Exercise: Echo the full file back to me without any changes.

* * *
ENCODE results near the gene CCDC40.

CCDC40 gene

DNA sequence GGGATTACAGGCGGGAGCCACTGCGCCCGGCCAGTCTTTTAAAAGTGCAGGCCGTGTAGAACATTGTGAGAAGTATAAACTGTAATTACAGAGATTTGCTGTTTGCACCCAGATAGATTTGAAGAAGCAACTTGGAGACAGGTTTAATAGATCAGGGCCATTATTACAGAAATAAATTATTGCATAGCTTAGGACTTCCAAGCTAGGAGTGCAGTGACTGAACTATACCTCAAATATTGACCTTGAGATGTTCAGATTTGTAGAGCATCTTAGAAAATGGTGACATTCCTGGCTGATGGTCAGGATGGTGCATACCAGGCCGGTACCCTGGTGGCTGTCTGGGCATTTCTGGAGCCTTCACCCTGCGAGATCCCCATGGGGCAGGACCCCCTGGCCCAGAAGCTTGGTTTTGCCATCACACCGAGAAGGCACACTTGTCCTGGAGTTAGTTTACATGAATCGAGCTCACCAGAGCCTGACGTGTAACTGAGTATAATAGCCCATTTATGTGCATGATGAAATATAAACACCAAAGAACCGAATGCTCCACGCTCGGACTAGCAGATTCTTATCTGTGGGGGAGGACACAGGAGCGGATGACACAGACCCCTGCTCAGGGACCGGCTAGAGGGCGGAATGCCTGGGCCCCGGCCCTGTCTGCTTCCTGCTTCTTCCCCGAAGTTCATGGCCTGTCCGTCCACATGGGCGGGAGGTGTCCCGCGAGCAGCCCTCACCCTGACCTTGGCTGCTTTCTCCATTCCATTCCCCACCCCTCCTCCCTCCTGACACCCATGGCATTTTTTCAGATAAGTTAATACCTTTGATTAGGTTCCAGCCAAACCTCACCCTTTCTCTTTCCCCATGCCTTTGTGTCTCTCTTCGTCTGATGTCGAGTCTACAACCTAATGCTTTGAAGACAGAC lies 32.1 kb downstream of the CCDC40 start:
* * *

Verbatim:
ENCODE results near the gene CCDC40.

CCDC40 gene

DNA sequence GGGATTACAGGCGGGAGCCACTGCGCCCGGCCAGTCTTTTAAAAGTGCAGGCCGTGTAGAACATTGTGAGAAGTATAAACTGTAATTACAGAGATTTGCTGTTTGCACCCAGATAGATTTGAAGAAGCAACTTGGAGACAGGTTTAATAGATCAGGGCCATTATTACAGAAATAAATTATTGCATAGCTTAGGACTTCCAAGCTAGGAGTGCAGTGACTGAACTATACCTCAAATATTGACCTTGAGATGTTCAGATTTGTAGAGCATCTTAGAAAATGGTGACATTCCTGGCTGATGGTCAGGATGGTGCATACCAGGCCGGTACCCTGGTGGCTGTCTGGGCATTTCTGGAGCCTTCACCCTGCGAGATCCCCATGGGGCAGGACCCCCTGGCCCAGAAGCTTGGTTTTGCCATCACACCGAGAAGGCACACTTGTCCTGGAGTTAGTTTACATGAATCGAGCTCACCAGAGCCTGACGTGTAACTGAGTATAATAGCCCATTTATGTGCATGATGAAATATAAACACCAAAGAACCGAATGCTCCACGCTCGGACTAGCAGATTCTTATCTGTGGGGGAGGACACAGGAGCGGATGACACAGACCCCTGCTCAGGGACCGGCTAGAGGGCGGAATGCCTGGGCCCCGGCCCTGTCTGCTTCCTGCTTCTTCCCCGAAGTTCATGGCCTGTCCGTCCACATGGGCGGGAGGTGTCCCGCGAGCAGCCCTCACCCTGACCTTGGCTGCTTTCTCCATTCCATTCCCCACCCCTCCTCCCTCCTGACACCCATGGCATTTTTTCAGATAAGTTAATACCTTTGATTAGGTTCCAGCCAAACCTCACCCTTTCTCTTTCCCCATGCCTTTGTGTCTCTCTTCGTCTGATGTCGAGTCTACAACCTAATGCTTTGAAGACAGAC lies 32.1 kb downstream of the CCDC40 start: